It’s Easy Being Green HANNAH BARNESStaff Writer Green is the new black. The movement to become more environmentally friendly has been going on for several years now, and many people are doing their part to make the world a greener place. Now UB students can learn new ways to help their own environment at the second annual Sustainability Bazaar. This event was started last year by the Student Association’s Environmental Affairs Department, a branch of the SA that helps the student body become aware of the environment and learn new ways that it can make an effort to be more environmentally friendly. The Sustainability Bazaar is a chance for local organizations, non-profits, and businesses that are committed to sustainability and environmentalism to reach out to students by gathering in the Student Union to display their products and to explain their services. Many of the organizations that will be featured promote being green and sell eco-friendly products. “We have environmental activist organizations, electric companies, organic and local food businesses, transportation companies, and UB environmental groups signed up to attend, [and] we’re expecting approximately 20 organizations in total to participate,” said Emily Gibson, a junior communication major and the student representative in the communication and outreach subcommittee of the environmental affairs department. “Some of the participating organizations are Buffalo Niagara Riverkeeper, Go Veggies Inc., Habitat for Humanity ReStore, McCullagh Coffee and NFTA.” All kinds of businesses will be represented, many of them hailing from the Western New York area. Many offer different types of merchandise, such as food and clothing, and students will be able to sample their products and get a taste for the green life. They will also be providing information about what they do, and there will be plenty for students to see. “It’s an excellent opportunity for students to network with leaders of many local sustainable businesses,” said William Becker, a junior environmental design major and the research, teaching, and public service committee representative of the Environmental Stewardship Committee. “If that’s not enough motivation for students to stop by, there will also be free homemade granola, cotton candy, and other fun snacks.” Many students are not aware of all the things they can do to become more environmentally friendly, and this event provides an opportunity to learn more about them. The bazaar will help students to realize that even the little things can make a difference, and attendees will be able to expose themselves to the changes that they can make. “Through the bazaar, we wanted to inform students of the more creative ways that they can be green, such as volunteering at environmental non-profits such as Buffalo First, learning about renewable energy from energy companies, and eating local and organic foods,” Gibson said. Students can come to the Sustainability Bazaar to learn about new ways to be green, try out some new products, or to make connections with local businesses. “I believe that sustainability is the issue that will define our generation,” Becker said. “The more we know about sustainability, the better prepared we will be for the future.” The Sustainability Bazaar will be held on April 8 in the SU. g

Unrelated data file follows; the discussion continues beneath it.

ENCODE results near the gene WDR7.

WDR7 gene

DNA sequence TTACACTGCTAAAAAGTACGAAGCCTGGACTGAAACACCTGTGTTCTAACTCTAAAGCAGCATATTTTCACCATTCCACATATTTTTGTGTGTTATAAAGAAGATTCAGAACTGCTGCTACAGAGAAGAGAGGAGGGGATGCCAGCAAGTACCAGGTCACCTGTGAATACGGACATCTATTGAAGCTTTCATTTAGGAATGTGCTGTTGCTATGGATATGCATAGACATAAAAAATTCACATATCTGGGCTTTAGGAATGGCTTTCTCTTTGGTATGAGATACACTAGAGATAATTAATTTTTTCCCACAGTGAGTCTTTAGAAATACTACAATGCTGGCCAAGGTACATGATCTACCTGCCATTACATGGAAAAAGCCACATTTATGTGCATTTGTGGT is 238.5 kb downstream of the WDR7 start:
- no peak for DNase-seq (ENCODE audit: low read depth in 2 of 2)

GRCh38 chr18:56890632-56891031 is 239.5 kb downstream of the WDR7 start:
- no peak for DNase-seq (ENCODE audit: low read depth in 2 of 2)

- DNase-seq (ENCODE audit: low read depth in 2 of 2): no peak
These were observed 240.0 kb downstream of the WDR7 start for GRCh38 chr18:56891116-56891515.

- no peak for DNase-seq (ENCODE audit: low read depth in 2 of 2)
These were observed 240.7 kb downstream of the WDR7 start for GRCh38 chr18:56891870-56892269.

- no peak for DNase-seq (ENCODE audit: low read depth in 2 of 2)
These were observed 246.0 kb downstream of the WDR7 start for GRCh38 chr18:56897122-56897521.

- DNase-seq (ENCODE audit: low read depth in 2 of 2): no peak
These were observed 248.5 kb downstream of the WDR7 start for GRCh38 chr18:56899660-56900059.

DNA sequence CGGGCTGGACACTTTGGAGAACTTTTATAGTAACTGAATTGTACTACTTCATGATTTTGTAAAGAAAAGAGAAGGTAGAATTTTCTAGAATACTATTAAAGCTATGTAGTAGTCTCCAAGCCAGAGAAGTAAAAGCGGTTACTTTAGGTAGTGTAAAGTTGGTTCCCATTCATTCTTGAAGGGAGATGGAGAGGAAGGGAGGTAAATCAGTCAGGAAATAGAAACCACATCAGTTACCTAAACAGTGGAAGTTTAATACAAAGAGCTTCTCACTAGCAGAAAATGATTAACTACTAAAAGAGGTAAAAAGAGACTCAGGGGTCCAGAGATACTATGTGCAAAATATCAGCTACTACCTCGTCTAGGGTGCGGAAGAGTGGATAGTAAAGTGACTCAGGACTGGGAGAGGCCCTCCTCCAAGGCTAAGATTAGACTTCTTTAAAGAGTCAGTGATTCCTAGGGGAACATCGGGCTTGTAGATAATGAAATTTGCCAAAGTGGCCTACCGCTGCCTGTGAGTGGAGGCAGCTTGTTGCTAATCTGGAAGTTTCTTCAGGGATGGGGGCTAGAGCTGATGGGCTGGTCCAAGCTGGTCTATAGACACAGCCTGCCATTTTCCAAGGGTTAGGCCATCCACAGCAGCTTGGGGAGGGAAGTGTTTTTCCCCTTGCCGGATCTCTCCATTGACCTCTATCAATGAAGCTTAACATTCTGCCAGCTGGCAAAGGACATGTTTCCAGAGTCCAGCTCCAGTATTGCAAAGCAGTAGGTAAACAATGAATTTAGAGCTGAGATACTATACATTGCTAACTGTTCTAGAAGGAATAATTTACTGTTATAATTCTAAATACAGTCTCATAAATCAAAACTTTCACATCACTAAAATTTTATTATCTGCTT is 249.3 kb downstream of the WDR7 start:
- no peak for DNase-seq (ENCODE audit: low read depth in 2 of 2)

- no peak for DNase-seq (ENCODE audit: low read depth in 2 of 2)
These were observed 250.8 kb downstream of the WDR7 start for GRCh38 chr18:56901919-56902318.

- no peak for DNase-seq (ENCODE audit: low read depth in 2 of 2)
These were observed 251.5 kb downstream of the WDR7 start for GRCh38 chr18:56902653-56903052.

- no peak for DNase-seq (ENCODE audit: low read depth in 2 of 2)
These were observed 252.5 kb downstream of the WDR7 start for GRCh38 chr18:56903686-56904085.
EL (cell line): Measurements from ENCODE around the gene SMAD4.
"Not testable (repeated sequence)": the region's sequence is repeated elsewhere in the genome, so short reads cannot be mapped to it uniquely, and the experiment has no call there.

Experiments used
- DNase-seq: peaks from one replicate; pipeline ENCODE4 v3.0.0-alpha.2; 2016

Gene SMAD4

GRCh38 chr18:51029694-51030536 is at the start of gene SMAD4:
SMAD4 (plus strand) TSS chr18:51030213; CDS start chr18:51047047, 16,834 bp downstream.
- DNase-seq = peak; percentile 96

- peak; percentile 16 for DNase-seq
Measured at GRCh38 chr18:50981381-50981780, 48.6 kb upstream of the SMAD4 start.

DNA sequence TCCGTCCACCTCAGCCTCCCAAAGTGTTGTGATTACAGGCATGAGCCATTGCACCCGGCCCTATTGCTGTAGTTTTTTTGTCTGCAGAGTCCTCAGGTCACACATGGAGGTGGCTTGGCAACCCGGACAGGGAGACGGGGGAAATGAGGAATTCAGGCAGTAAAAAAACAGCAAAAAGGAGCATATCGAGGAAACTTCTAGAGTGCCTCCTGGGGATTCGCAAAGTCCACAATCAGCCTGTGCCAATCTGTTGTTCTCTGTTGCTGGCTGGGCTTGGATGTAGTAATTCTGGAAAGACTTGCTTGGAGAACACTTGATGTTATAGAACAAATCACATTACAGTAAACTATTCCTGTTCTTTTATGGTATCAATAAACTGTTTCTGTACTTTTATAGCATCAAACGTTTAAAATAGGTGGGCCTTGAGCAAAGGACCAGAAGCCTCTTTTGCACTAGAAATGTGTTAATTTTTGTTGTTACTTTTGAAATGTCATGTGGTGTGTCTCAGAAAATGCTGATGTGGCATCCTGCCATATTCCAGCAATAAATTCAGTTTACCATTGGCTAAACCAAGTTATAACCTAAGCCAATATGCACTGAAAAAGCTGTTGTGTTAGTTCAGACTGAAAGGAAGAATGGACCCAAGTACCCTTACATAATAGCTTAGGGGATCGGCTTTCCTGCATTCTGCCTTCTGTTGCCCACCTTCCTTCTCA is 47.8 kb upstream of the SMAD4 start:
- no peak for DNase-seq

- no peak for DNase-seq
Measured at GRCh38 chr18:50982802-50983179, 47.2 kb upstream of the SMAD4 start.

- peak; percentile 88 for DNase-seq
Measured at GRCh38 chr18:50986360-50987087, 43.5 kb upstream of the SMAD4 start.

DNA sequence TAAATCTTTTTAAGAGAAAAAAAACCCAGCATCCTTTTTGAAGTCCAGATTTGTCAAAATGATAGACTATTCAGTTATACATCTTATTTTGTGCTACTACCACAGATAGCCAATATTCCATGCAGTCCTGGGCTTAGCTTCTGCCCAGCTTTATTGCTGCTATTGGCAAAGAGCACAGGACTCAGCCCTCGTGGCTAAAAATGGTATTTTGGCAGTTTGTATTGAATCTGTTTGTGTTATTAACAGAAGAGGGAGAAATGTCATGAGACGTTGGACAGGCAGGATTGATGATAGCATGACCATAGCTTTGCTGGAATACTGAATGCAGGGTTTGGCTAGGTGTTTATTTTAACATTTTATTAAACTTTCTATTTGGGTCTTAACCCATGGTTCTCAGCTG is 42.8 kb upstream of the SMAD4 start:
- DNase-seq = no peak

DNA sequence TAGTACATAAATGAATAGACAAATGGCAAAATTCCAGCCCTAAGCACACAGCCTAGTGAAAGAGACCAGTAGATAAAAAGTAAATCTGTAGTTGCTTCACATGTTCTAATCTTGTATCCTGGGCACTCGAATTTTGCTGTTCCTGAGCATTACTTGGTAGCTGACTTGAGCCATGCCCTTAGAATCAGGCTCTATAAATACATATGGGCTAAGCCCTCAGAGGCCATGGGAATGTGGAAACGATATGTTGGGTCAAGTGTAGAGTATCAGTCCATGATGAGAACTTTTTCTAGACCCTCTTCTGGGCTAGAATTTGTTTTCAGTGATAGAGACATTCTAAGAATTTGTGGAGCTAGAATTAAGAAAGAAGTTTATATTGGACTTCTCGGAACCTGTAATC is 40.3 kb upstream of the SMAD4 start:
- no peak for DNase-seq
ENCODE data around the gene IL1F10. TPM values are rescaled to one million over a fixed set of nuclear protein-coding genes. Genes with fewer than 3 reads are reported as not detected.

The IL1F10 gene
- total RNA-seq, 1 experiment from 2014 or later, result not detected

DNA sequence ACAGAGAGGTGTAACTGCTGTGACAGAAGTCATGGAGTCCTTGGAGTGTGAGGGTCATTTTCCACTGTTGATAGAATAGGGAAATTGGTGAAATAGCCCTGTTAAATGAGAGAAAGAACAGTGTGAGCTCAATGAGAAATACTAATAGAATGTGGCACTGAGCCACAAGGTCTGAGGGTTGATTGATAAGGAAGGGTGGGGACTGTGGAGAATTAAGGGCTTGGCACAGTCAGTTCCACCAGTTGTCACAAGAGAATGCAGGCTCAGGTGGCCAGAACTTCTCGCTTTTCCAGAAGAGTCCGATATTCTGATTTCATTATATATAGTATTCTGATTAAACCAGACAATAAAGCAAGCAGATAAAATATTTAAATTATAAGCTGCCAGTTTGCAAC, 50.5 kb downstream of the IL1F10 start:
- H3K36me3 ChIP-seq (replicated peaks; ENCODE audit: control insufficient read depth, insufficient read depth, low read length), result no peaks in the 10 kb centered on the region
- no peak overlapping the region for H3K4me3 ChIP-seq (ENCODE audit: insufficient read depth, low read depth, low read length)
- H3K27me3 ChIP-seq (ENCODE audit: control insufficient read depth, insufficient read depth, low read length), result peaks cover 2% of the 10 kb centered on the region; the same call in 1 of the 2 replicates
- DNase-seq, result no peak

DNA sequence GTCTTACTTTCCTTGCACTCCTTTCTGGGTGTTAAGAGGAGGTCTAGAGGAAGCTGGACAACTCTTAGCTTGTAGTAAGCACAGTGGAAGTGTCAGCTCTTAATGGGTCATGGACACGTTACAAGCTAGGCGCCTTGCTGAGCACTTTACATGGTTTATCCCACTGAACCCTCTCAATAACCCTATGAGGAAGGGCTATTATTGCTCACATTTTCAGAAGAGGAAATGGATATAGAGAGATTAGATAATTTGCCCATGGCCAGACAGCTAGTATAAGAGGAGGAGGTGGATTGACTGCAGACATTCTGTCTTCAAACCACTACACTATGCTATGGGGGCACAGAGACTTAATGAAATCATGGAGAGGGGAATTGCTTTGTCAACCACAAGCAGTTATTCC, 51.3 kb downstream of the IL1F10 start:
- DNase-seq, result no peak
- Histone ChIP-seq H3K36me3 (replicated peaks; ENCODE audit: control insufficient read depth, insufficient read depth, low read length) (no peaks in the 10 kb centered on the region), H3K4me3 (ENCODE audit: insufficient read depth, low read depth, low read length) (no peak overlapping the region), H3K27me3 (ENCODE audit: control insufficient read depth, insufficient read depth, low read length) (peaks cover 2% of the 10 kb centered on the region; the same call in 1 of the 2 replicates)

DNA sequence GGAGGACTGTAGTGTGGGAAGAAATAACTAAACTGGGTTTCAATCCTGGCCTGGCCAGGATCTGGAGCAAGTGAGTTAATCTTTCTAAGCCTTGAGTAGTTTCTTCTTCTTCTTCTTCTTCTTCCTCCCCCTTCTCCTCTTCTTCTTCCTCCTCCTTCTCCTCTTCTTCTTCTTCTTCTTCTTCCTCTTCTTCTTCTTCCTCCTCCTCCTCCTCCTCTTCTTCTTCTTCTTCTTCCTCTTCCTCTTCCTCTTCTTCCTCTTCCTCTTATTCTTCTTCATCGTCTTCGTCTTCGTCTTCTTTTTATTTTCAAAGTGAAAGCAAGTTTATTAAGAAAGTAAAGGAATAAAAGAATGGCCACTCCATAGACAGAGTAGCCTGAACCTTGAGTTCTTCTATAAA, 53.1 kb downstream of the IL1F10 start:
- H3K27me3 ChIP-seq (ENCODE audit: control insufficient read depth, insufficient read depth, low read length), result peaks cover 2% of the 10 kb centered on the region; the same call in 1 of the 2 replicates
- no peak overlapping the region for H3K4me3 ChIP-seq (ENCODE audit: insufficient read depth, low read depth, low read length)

p . e s

Freak employees. Improved battling, plot, and interface are the markings of a fantastic “evolution” of the game itself. Every minute detail of the franchise has been inspected and upgraded, and the final product Courtesy of Nintendo shines brighter than a Cubone’s skull.

s g r A s Open-world adventure meets monster pit fighting as the latest

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addition to the colorful Pokémon franchise.

All the Colors of the Razor Wind NICOLAS PINO  Video Game Correspondent Grade: AIn 16 years, this generation has seen more monsters than any generation previous, and it’s all thanks to one Japanese commodity: Pokémon. This year, the pokémaniacs at Game Freak have chosen two more colors to add to the evergrowing collection of monster-

enslaving Nintendo games. Pokémon Black and White represent a transitional time in pocket monster history – as the original fanbase ages, a new one must take its place – but to do so, the company would have to produce a game like its original hit while making it feel distinctly new. Thank the great Charizard in the sky; the developers have done just that. They created a game so fresh out of old material that Tide should look into hiring Game

West Side Bazaar Celebrates Buffalo’s Diversity REBECCA BRATEKStaff Writer It only takes one drive down Grant Street on Buffalo’s West Side to see how culturally and economically diverse this city is. Signs in Italian, Spanish, and Chinese advertise different local businesses selling clothing, meat, and everything in between. For years, there hasn’t been a single business that united the spectrum of cultures. The West Side Bazaar, a market that hopes to “Bring the World to Buffalo,” opened its doors on March 3, becoming the city’s first world marketplace. Comprised of seven vendors from the Middle East, South Africa, and Asia, the market brings together cultures from all corners of the world. Nearly two-and-a-half years ago, David Rivera, the Niagara District’s Common Council member, reached out to local West Side community leaders to address issues troubling the area. Rivera brought together local community groups – including the Westminster Economic Development Initiative, Inc. (WEDI), People United for Sustainable Housing (PUSH Buffalo), Jericho Road, Journey’s